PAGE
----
“Anaphylaxix in schools and other settings” is a third revision of a guide published in 2001. The guide provides useful information and tools for school administrators and parents who need to support children dealing with serious allergies.
Following elections held during the Canadian School Boards Association Annual General Meeting on July 3, 2014, we are pleased to announce that Janet Foord, President of Saskatchewan School Boards Assocation was elected as President and Floyd Martens, President of Manitoba School Boards Association was elected Vice President.
Ms. Foord began her term and hit the ground running, attending a meeting with the Council of Ministers of Education in Prince Edward Island, July 9-10, just days later. To learn more about her and her vision for the association, please see the “President’s Message” under About Us.
Michael McEvoy, the outgoing President of 2013-2014, passed the gavel to Ms Foord officially on July 5. He subsequently received a Life Membershp to the CSBA as a Past President. The association Board of Directors was unanmous in their gratitude and appreciation for his leadership and commitment over the past year.
Everything you need to know about CSBA: what we have been doing on your behalf and where we are planning to go. (This document will be presented during the Annual CSBA Presentation at CSBA 2014 on Friday July 4 in Niagara Falls). Annual Report 2014
There is an old Jewish proverb that says “Who is wise? He who learns from other people”. The CSBA congress is an opportunity. Our hosts at OPSBA have brought together some brilliant leaders from all over the world to share their experiences with you. In addition, each delegate attending has something to share with you that could change your perspective or show you a way through a problem. We hope you will join us in Niagara Falls July 3-5, 2014 for an outstanding program of professional development and some great networking. Check program info for more everything you need to know.
Aboriginal children under age 14 make up 7% of all children in Canada. The Aboriginal population is the fastest growing demographic in this country and eighty percent of Aboriginal children attend off-reserve provincial schools. In terms of school success, there are significant gaps in learning outcomes and graduation rates between Aboriginal and non-Aboriginal students. How can we create conditions to better support Aboriginal students and their success in our public schools…?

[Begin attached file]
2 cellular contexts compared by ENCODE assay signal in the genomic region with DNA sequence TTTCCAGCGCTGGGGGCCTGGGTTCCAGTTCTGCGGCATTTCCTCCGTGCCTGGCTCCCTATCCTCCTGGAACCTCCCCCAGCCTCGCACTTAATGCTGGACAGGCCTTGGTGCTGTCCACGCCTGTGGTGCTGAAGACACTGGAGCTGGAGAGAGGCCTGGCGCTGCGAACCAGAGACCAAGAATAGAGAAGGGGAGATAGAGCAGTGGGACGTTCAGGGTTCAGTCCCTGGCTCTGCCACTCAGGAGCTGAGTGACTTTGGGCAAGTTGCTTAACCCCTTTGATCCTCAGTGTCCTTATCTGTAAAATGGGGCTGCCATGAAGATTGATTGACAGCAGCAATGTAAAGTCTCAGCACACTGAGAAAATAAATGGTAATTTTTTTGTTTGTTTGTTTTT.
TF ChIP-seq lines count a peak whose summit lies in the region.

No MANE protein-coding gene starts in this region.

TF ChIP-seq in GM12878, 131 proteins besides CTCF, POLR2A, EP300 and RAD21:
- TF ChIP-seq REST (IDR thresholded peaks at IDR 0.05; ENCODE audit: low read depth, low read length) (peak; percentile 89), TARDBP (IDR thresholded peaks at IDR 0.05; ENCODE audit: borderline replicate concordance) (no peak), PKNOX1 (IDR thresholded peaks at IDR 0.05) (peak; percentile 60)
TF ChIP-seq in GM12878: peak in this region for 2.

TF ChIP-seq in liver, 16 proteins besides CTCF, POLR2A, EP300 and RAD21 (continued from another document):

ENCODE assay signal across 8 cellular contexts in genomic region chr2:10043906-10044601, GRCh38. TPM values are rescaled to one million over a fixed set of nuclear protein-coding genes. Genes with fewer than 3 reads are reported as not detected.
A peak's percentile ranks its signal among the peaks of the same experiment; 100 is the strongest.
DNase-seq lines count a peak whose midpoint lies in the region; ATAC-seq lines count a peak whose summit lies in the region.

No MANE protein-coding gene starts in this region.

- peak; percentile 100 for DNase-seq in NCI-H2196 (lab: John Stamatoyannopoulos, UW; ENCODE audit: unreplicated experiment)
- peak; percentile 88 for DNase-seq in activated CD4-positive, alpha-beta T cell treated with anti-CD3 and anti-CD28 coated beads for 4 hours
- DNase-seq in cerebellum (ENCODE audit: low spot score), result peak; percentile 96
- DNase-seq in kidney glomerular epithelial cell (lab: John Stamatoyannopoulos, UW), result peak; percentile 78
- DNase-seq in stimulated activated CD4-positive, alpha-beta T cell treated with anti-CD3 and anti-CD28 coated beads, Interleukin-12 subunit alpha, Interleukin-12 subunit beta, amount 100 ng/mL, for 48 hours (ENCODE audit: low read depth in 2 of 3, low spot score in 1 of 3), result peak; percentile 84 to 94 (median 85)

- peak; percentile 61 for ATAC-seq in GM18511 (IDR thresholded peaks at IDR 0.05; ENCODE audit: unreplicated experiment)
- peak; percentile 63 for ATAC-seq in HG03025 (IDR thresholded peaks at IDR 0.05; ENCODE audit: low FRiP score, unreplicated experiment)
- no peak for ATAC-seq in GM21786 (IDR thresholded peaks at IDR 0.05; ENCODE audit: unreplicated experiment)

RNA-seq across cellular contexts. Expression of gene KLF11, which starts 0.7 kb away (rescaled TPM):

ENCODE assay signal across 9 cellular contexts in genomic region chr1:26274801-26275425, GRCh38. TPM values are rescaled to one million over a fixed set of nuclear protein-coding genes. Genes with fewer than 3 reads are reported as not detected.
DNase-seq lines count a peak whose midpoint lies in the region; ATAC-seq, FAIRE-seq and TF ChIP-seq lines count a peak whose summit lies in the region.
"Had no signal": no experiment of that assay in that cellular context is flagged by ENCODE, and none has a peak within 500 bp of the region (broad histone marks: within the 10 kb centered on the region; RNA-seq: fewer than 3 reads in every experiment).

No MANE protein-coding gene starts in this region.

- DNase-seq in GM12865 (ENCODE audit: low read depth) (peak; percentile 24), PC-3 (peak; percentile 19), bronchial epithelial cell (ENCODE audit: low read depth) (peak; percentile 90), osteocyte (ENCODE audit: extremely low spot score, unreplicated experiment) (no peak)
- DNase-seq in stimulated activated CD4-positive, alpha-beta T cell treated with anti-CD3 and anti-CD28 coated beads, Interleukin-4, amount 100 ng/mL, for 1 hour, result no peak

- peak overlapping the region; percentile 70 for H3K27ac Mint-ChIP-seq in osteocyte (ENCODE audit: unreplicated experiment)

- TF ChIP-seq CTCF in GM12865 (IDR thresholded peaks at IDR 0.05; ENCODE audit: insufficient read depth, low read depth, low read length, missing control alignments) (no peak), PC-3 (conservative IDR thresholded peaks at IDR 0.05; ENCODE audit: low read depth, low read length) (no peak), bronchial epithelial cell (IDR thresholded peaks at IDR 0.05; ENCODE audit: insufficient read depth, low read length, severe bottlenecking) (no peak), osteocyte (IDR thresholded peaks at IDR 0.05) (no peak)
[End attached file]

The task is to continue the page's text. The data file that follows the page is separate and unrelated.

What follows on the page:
C21 Canada seeks to support the accelerated and effective integration of 21st century skills and competencies, teaching practices and learning technologies into Canada’s education systems. CSBA was proud to submit several nominees for the C21 Shifting Minds National Award for distinctive achievement in the field of 21st Century learning and innovation. Three CSBA nominees won in their category:
Individual Leadership Award: Al Reyner, Principal at Sir John A. MacDonald High School in Boutiliers Point, Nova Scotia for inquiry and project based learning.
System Award Red River Valley School Division, Morris, MB for the use of technology in learning and teaching through the “One to the World” technology initiative.
School Team Award: Sisler High School in Winnipeg, for true innovation in education technology.
The Canadian School Boards Association congratulates the above winners on their efforts to integrate technology and the wqst century skills and competencies into their student’s lives.
The leadership booked for the National Aboriginal Trustees Gathering are respected experts in the field and leave no doubt the program will provide excellent opportunities for all who can attend. For more information, got to NATG2014.
Educators and students should be provided with assessment tools to identify issues and gaps for individual students.
Release date: 10 February 2014
Standardized testing is a contentious issue in Canada, and internationally. There is a large body of literature about these large-scale standardized tests with no consensus on their effectiveness. According to the Canadian Education Association’s latest Facts on Education fact sheet, while there is some support for standardized testing, overwhelmingly, research suggests that it does not lead to improved educational outcomes for students.
To access What is the Value of Standardized Testing, go to Facts On Education – Standardized Testing And for other hot button issues such as, Under what conditions does technology impact learning? Do good grades in high school guarantee post-secondary success? How useful is homework? and Do smaller classes improve learning?, please visit: www.cea-ace.ca/facts-on-education